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Home-Price Leader Sees Slight Drop

San Diego County set the pace in the run-up. The big question now is how low will it go.

July 13, 2006|Annette Haddad | Times Staff Writer

San Diego County kicked off California's housing boom six years ago with dramatic price rises and became one of the nation's hottest real estate markets.

Now it has attained a more dubious distinction: It's the first major California real estate market to see its median home price fall below year-earlier levels, according to data released Wednesday.

Another once-sizzling market, Los Angeles County, saw home prices in June rise at their slowest year-over-year rate since 2001.

San Diego County's median price -- the point at which half of all homes sold for more, half for less -- for new and existing homes in June was 1% lower than a year ago, a stark contrast to the 20%-plus annual gains it was posting during the peak of the boom two years ago, according to data released by DataQuick Information Systems, a La Jolla-based real estate research firm.

It was the first time the county had suffered a decline in year-over-year prices since July 1996, and means that many people who have bought homes since June 2005 have no equity increases.

The question now is whether the county's slump is a harbinger of an even deeper decline in prices, or part of a "soft landing" in which prices merely level off in the near future.

Most analysts don't expect disaster as long as the region's economy and employment continue to grow.

"Does it mean we will continue to see weakening of the hot housing markets? It almost certainly does," said Raphael Bostic, an economist and professor at USC's Lusk Center for Real Estate. "Does it mean that we will see massive declines and loss of values in these markets? No."

Nonetheless, sellers such as Michael Pines are nervous. The professional real estate investor listed his Encinitas ocean-view home for sale at $1.3 million two weeks ago. But believing that the current downward trend will continue, he figures he may have to lower the San Diego County home's price soon to close a deal.

"If you believe that history repeats itself and everything goes in cycles, real estate goes in a cycle too," said Pines, who started selling his half a dozen San Diego area properties two years ago when he believed values had peaked.

Tugging San Diego County into reverse is a tumbling in demand and prices for new condominiums in downtown San Diego, whose rebuilding renaissance sparked a rush of investors and wide-eyed developers. But speculators drove prices too high while builders may have built too many units, leaving buyers today less willing to pay the $600,000-plus prices. In many cases, developers with unsold units are offering discounts and other incentives.

Many other attention-getting U.S. markets, such as Miami, New York and Las Vegas, have also seen sharp decelerations in home price gains -- but have yet to post year-over-year price declines. Some smaller California markets, such as Napa and Marin counties, and markets that never joined the boom, such as Wichita, Kan., and Flint, Mich., have started to see price depreciation.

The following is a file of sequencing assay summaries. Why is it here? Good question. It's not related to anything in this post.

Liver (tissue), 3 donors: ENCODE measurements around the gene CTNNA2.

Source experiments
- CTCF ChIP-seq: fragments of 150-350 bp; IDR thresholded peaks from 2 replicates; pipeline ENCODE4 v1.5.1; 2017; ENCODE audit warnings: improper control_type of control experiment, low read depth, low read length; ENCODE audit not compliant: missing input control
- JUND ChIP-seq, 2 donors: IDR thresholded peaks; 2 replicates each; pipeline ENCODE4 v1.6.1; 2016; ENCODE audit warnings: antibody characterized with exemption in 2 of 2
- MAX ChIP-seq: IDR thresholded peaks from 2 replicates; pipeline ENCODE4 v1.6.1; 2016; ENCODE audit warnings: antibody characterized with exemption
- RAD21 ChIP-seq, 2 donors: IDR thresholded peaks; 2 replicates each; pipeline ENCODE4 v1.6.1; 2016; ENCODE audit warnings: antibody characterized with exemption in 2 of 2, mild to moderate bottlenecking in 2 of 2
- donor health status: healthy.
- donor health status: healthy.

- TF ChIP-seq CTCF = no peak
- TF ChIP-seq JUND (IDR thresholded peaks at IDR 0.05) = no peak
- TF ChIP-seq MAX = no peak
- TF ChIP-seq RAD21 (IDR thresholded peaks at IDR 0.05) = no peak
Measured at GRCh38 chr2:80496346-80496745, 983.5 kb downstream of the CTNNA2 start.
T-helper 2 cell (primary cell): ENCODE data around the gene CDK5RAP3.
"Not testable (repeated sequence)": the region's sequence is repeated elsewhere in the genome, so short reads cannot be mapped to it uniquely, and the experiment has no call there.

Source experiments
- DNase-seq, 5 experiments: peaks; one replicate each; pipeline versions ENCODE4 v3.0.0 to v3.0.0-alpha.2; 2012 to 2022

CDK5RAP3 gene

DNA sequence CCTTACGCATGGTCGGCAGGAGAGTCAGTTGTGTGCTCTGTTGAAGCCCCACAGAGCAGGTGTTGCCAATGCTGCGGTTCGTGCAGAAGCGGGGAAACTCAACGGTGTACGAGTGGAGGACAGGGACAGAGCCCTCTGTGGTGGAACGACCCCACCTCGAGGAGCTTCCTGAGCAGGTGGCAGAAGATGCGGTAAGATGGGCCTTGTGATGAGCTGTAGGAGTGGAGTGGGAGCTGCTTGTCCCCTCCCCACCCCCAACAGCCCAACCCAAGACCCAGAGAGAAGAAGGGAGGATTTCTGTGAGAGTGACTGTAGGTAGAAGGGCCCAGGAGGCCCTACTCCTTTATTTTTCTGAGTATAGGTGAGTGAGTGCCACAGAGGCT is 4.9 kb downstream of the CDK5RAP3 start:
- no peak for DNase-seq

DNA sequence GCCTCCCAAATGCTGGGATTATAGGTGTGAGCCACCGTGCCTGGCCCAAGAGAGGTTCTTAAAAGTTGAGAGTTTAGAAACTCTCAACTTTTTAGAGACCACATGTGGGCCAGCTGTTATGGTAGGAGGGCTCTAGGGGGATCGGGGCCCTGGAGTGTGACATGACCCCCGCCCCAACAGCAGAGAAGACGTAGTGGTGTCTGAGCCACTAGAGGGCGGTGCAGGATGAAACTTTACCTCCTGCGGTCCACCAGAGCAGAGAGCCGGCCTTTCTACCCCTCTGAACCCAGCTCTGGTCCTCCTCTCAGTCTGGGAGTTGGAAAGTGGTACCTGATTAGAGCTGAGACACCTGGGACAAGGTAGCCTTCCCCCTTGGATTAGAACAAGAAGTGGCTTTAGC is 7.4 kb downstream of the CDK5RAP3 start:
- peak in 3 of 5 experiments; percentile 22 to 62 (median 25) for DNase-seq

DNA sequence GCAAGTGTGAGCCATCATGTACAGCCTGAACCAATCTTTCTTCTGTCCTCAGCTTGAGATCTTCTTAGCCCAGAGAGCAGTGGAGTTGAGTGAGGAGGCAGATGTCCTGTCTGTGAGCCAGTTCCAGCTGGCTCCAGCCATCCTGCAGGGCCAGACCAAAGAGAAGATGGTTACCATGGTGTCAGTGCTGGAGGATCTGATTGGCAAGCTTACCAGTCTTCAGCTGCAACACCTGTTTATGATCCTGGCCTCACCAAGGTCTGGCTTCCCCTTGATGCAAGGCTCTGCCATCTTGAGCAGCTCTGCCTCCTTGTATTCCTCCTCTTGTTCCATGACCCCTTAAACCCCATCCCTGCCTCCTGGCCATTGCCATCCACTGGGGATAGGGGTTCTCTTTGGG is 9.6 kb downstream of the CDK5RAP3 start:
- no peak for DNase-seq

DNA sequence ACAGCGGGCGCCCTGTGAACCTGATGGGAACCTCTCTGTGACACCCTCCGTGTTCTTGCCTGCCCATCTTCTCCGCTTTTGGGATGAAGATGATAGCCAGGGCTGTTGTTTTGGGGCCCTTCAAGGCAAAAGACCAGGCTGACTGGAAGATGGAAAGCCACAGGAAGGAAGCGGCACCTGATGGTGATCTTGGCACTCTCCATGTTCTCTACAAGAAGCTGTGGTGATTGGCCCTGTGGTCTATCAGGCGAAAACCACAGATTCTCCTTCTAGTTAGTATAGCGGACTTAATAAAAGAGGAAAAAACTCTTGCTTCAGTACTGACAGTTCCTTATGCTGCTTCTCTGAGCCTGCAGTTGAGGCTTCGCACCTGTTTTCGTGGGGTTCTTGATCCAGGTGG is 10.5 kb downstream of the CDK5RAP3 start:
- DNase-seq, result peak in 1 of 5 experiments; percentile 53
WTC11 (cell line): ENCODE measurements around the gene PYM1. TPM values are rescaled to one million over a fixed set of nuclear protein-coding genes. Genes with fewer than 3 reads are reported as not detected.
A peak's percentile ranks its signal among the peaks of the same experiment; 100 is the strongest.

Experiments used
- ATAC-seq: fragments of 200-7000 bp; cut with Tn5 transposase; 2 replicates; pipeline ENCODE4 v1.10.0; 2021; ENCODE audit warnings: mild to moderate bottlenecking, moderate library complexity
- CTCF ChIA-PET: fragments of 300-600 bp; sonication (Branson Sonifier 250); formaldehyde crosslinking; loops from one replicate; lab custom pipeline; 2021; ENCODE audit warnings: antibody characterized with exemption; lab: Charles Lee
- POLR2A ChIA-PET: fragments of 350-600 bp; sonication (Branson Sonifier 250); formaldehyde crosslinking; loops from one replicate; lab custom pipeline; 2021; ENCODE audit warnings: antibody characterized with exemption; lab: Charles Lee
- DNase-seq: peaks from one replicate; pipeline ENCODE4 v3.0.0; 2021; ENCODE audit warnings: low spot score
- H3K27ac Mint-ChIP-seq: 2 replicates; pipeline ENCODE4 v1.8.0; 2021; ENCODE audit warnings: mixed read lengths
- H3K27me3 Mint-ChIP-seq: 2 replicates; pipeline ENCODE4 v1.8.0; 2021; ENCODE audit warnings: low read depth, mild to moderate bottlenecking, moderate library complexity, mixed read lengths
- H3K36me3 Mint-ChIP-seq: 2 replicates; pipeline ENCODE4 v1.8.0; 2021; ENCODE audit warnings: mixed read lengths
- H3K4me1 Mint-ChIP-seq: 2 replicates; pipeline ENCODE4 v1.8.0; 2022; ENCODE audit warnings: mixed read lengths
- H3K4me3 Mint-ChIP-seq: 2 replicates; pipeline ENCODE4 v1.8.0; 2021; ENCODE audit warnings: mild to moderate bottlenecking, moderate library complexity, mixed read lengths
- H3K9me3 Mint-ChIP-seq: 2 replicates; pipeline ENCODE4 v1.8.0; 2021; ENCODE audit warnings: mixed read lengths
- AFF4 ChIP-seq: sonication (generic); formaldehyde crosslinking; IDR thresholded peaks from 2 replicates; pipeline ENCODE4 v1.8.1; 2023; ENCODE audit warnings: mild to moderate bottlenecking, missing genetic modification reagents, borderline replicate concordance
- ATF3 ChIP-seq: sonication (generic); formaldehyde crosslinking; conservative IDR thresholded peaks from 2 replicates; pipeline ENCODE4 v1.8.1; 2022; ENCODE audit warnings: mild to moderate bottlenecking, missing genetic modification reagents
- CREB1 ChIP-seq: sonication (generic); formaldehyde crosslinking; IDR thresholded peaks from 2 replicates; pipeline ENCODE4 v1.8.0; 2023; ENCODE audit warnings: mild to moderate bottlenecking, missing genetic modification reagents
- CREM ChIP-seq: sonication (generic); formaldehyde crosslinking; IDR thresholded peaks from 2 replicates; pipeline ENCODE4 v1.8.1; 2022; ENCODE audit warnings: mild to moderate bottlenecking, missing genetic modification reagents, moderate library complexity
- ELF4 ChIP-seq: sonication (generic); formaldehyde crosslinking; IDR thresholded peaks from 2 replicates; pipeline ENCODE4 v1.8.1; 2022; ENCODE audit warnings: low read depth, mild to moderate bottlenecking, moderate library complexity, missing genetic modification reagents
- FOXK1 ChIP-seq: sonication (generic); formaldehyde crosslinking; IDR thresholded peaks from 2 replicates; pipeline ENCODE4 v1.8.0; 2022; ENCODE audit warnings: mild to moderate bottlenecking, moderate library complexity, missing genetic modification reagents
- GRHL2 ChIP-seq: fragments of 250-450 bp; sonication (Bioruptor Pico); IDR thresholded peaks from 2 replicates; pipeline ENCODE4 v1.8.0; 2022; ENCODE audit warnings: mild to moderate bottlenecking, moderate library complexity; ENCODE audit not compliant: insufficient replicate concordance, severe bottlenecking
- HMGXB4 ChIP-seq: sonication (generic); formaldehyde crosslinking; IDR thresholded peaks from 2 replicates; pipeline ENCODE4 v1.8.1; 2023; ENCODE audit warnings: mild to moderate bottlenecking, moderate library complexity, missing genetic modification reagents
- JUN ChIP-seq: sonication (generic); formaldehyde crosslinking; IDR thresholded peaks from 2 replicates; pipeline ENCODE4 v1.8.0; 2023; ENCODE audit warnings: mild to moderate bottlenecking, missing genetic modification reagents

In many ways, San Diego County has been ground zero for a nationwide debate about whether the housing market is in a speculative bubble. It was one of the first regions to see price appreciation soar by double digits beginning in 2000, helping to double values in less than five years.

But over the last year, the county has exhibited many classic signs of a topped-out market: rising inventories of unsold homes, slower sales turnover, a leveling of prices and an exodus of hard-core speculators. San Diego County sales fell 24% in June, the 14th straight month of declines, DataQuick reported.

It adds up to a change in the market that is giving prospective buyers the advantage, local real estate professionals say. Parham Firouzi, a La Jolla-based Re/Max agent, said sellers were finding it harder to get their asking prices. Buyers, he said, "know what they want and what they are willing to pay."

"You know it's a buyer's market when your asking price doesn't mean anything," he said.

USC's Bostic and others point to the underlying strength of the economy nationally and regionally that will help insulate the housing market from a collapse. San Diego County, for instance, is poised this year to gain about 22,000 jobs -- an increase of 1.7% -- most notably in the leisure and hospitality industries and construction, according to a Los Angeles County Economic Development Corp. forecast.

But a slowing housing market could stem consumer spending and weaken the economy. Appreciating values gave many homeowners the wherewithal or confidence to finance home improvements as well as new cars or vacations.

A slowing market also could put some recent buyers -- who could afford their purchases only by stretching their incomes with unconventional, risky loans -- into financial quicksand.

San Diego County in particular has been an important and lucrative market for the mortgage industry's peddling of unconventional loans that enable buyers to squeeze into homes with far less than the traditional 20% down payment.

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